Updated: Nov 9, 2021
Greenwashing, smart design, and why the fashion industry's wheels falling off due to the pandemic was the exact wake up call it needed.
In Part II of this interview, Celeste Tesoriero, founder of Sonzai Studios, examines sustainability deeper. Part I explored the her career history and steps to becoming a sustainability consultant, and in these following questions with Berlin-based publication and podcast, Advance Copy, Tesoriero gives honest insight into the most pressing and inspiring initiatives in sustainability right now.
"...getting sustainability to a point where brands don’t think of it as a separate part of their business and it’s interwoven into every one of their sectors so it works like an ecosystem in permaculture – that can happen."
AC: In a recent podcast with Kate Soper, author of Post-Growth Living For an Alternative Hedonism, spoke about making sustainable living more hedonistic. She argues that we need to sell the concept as an idea which is fun and attractive. What are your thoughts on this?
Celeste: A lot of the things that you have to do as a company – or should be doing to be an ethical and sustainable company – don’t sound very sexy. Getting people on board with every aspect of sustainability, I don’t think it’s going to happen. But I don’t think that’s a bad thing because we all have parts of our job that we don’t like or that don’t interest us. But we have other parts that drive us and keep us going to work every day. It’s about finding the specific things within sustainability that you are going to get into. For some companies it’s the ethical side like supporting Indigenous women in their community and they’re not interested in recycling, and that’s okay. I don’t think we will ever get to a point where sustainability as a whole is sexy. But getting sustainability to a point where brands don’t think of it as a separate part of their business and it’s interwoven into every one of their sectors so it works like an ecosystem in permaculture – that can happen.
There is so much to know and unless you are an expert in the field you can’t hope to know everything so it’s easy to put it into the ‘too hard’ basket – that’s a problem that we need to get rid of. Rather than making sustainability sexy, we need to make sustainability simple.
“Rather than making sustainability sexy, we need to make sustainability simple.”
AC: What sustainability initiatives are inspiring you right now?
Celeste: What I am loving at the moment is smart design. I have recently written a sustainable swimwear guide and I was so impressed by the brands that are doing smart design rather than a recycled fabrication or using natural dye. That’s good and as we said before – choose your focus. But what I am seeing more of is people being smart and resourceful with what they create with a wave of new brands that are getting clever with the design stage. For example, thinking of a swimsuit that can also be used as activewear and lingerie then making sure that the item can be used across those three different parts of our life. What we are trying to do is to buy less, produce less and be smarter with our buying habits. Swimwear brand, Baiia, makes a wrap one piece which can be worn in three different ways so it fits and looks flattering on different body shapes and you can use it if you are breastfeeding. By doing different things it becomes more than just a swimsuit. That’s the thing that’s exciting me at the moment, it’s not an afterthought of sustainability, it’s smarter design.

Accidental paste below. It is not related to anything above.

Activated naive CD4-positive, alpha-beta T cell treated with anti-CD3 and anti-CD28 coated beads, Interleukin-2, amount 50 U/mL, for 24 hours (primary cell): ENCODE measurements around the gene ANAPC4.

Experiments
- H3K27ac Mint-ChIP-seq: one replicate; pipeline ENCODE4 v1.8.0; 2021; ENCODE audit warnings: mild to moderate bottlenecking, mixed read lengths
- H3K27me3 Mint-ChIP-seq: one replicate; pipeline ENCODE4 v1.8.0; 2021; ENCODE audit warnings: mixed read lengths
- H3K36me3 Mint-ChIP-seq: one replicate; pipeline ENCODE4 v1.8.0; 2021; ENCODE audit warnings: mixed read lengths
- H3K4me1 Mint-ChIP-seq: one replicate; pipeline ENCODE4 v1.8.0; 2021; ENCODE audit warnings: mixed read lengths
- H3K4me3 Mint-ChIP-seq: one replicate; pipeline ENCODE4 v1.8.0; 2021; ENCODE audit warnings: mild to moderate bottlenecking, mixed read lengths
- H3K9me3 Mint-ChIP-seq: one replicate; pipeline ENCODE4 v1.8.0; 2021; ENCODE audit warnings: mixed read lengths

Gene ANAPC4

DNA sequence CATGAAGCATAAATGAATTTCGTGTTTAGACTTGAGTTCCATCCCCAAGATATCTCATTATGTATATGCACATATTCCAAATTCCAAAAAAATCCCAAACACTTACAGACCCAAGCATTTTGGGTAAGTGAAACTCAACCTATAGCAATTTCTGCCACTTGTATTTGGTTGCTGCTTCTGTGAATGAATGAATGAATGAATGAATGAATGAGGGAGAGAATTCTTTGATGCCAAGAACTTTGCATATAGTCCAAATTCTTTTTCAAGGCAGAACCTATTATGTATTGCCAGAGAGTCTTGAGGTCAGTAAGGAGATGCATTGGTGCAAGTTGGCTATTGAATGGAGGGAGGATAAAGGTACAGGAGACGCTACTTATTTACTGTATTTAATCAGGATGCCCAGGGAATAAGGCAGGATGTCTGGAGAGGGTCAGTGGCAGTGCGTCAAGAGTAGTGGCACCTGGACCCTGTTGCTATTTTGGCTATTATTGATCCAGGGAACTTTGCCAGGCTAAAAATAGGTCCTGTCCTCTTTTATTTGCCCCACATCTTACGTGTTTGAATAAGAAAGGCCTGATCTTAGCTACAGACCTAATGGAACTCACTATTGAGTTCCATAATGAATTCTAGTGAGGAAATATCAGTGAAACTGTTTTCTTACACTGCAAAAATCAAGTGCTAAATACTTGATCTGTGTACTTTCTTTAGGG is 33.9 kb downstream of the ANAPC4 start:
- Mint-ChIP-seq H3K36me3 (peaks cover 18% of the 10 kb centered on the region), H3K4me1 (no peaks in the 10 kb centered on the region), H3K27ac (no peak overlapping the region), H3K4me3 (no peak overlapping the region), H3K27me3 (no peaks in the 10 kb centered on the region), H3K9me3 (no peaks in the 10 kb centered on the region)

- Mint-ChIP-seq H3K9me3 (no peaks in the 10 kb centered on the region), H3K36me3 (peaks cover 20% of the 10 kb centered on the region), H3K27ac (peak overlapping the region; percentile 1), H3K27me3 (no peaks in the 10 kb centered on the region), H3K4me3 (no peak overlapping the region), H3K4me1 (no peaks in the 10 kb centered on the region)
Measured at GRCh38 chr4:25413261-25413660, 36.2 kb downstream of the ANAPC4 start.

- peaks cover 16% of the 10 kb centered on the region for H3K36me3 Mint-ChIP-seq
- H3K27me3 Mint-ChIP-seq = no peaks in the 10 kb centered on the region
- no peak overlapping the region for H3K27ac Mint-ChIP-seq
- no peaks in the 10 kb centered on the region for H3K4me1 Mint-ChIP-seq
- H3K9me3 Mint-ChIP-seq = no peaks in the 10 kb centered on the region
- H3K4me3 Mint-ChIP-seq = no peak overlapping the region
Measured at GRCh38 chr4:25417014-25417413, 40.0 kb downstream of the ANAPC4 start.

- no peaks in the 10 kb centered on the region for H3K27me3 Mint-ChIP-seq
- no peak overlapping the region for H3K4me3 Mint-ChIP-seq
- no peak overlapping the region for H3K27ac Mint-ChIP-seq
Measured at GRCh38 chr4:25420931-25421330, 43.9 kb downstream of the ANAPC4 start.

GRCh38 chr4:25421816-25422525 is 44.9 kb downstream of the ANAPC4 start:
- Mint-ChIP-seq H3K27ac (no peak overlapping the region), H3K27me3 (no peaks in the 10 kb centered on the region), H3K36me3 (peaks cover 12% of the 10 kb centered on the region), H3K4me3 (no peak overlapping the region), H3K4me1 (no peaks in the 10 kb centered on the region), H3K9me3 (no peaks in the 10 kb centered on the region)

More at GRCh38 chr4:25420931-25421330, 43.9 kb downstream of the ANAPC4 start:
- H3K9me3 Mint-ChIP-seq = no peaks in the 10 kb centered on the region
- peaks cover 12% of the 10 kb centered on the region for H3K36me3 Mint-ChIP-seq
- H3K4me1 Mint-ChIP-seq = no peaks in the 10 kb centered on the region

“Sustainability saves you money and smart design is good business.”
AC: From a business perspective, by creating a product that is multifunctional or multi-purpose you are attracting different customers so arguably it’s also more profitable.
Celeste: Absolutely. Many people have a stigma around doing sustainability initiatives and assuming they need to have a big budget for it and that’s completely incorrect. Sustainability saves you money, smart design is good business and everyone should be doing it.
AC: Through the pandemic and the lockdowns, have you felt the conversation around sustainability change in any way?
Celeste: I think it made a lot of brands stop and think “Why are we going at this pace?” I’ve seen people make big decisions and what I view as sustainable decisions. For example, one brand has decided to completely stop wholesaling and to only be available online. The pandemic has made people rethink their business structures which is a positive thing because it leans towards going slower and producing less. All of these things are like a sustainable kick to the ribs of people who haven’t thought about it yet.
AC: Who or what ideas are influencing you right now?
Celeste: In terms of people in the fashion industry inspiring me, it’s not one person but it’s people who are making brave changes. People who are putting their hand up and saying: “We are not going to do collections any-more because we don’t believe in this fashion system.” It was a broken system that broke a long time ago and we’ve just been rolling with it. [The pandemic] has given us the chance to say “I don’t think this is the best way things can be – I have a different idea.” Brands are having new, interesting, smart and innovative ideas. It’s a breath of fresh air into the fashion industry which is really needed. It’s just evolving and this evolution is really exciting.
“It was a broken system that broke a long time ago and we’ve just been rolling with it.”
Note: This copy has been reduced from the original article. You can find the full interview on Advance Copy .
Looking for sustainability help? Email Celeste directly at: email@example.com